My drivers are going to be the CI-22955 and the TWKF-30017. The CI-22955 is the bigger of the two, and cheaper. Mouser has it for $26.19 per driver. The TWKF is the "world's smallest dual driver" and sells for $51.44 per driver. Add shipping and you have an idea of the price of the drivers themselves. I went with Mouser because it sells in single units. Digikey has minimum-order requirements that exceed my experimental budget. My wife is going to kill me as it is, but Mouser dead is currently more manageable than Digikey dead.
I went with Knowles Acoustics because they seem to be the obvious first choice. I couldn't find a lot of competition and the Knowles website Subminiature Speakers :: Knowles
was useful in sorting through the plethora of choices. The CI Series is a popular choice. As the site puts it, the CI Series represents "Knowles' largest and most powerful receiver. With its high efficiency and a 143dB SPL maximum output, the CI receiver provides high acoustic power." There are six choices in the CI series, all of which have identical stats except in port location and impedence. Of these six, only two were in stock at Mouser: the 22955 and the 22960. The 22955 had the lower impedence (68 vs. 400 @ 1kHz).
By itself, the 22955 would make an interesting single driver. The datasheets on all six CI drivers were identical in frequency response, which either means they hired the same people from the movie The China Syndrome to pencil whip - or photocopy - the same datasheet six times or it really doesn't matter. Similar to frequency response graphs used at Parts Express, no claims are made about frequency response below 200 Hz. With no damping, the 22955 puts out a min/max of 111/117 at 200, sustains 115/121 at 500 and continues peaking into midrange with 125/131 between 750 Hz and 1 kHz.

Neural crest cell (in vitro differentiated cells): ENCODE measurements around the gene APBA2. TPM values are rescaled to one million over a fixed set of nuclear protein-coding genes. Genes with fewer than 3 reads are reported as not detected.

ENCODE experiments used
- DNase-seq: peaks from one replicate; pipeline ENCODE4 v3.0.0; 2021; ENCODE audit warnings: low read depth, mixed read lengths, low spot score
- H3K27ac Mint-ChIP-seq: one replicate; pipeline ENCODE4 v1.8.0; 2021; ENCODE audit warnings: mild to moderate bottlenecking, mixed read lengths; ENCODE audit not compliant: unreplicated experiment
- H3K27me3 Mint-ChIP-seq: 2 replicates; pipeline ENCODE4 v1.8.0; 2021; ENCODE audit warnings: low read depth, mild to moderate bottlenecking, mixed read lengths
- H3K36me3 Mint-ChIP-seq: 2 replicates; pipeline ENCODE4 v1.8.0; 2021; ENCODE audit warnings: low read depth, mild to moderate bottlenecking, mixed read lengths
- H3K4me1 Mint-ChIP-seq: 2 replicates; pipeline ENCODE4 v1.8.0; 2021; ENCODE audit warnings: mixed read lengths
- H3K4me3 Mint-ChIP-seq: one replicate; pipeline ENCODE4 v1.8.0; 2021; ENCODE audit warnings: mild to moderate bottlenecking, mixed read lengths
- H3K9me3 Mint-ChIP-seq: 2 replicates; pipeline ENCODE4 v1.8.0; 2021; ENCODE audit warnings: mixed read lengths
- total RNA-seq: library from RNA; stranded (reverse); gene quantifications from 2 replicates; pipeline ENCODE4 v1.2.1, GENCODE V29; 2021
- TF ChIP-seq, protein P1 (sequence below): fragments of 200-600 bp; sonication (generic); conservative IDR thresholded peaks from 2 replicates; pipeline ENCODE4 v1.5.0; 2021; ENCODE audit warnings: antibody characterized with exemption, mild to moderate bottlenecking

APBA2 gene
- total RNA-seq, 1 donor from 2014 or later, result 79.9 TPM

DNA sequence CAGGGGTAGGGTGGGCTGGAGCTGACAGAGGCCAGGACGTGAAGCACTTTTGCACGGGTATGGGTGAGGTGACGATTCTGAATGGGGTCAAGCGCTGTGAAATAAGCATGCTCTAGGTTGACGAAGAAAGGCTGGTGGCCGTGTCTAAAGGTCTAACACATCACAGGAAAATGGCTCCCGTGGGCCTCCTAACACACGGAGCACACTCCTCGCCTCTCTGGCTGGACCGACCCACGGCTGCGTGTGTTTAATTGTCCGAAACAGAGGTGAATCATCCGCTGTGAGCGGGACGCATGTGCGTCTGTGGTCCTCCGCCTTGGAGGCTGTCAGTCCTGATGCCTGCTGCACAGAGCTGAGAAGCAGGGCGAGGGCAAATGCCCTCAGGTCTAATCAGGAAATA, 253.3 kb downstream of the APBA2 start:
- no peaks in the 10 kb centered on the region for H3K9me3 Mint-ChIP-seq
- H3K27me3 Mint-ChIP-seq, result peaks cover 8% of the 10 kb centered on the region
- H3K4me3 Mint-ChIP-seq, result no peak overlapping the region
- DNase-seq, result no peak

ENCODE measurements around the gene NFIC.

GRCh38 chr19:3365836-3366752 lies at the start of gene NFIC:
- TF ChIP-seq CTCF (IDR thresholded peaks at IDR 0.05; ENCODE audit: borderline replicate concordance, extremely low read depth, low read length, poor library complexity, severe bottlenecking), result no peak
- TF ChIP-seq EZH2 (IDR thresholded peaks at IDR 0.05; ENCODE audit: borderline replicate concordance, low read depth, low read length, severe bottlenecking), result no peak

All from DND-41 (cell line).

But the 22955 is not a dedicated woofer. It's a wide-range speaker that continues to put out 124/130 from 1.7 to 1.2 kHz, 120/128 from 2.8 to 3.3 kHz, 113/119 from 4 to 4.7 kHz and a minimum of 98 dB through 5.5 kHz. After that, HF performance drops off around 6 kHz. This is not the kind of driver that will impress the most demanding trebleheads but its strong output in the lower register makes it useful as a woofer. With a filter and/or crossover, it could provide good bass reinforcement, which is why it seems to be popular among IEM manufacturers.
I always get a chuckle when I see someone post their hard-won, high-end, custom-made acrylic earpieces online and there - staring back at us through the transparent plastic - is this $26 driver bearing the stamp "22955."
The smaller, more expensive TWKF comes in only one model: 30017. Knowles calls this "the world's smallest dual balanced armature receiver" and says it's "designed for pro-audio in-ear applications" and "enables customized cross-over systems to achieve target frequency response in a package size smaller than the ED Series." At $52 per driver, it's twice the price of the 22955 but offers dual drivers (what Knowles calls a "unique woofer/tweeter design") that has greater HF extension. A much smaller driver (5.00mm x 2.73mm x 3.86mm vs. 9.47mm x 7.18mm x 4.10mm for the CI), it has lower sensitivity (95 vs. 125) but lower impedence 43 ohms at 1 kHz/31 at 500 Hz.
This relatively new and expensive dual driver outputs less than the CI (usually around 95-96 dB throughout most of its frequency range) but provides an unusually flat response throughout. In lab tests, the undamped TWFK put out 96 dB at 100 Hz, maintained a slight ascent to 97 dB at 200 Hz and continued the slightest gradual descent to 95 dB all the way through 1 kHz. From 1 kHz to 2 kHz, it produced a slight dip (of 94 dB to a rise of 97 dB) before "spiking" to 104 dB just before 3 kHz. At around 3.4 kHz, the TWKF started to roller-coaster a bit to 93 dB at 5 kHz to 97 db at 6 kHz before rolling off to 74 dB at 10 kHz.
With such an even response throughout, it's not hard to anticipate the TWFK being used as a high-end dual driver, the expensive 2/3 of a triple driver or doubled as the heart of a four-driver IEM. Size permitting, it could even be tripled. Compared to the CI, it's expensive but the performance specs show great value even at a premium price.
I considered doubling the TWFK but decided against it "at this juncture." (Nat gonna do it. Wouldn't be prudent.) I want to work out the kinks in other areas before putting that much expense into the drivers alone.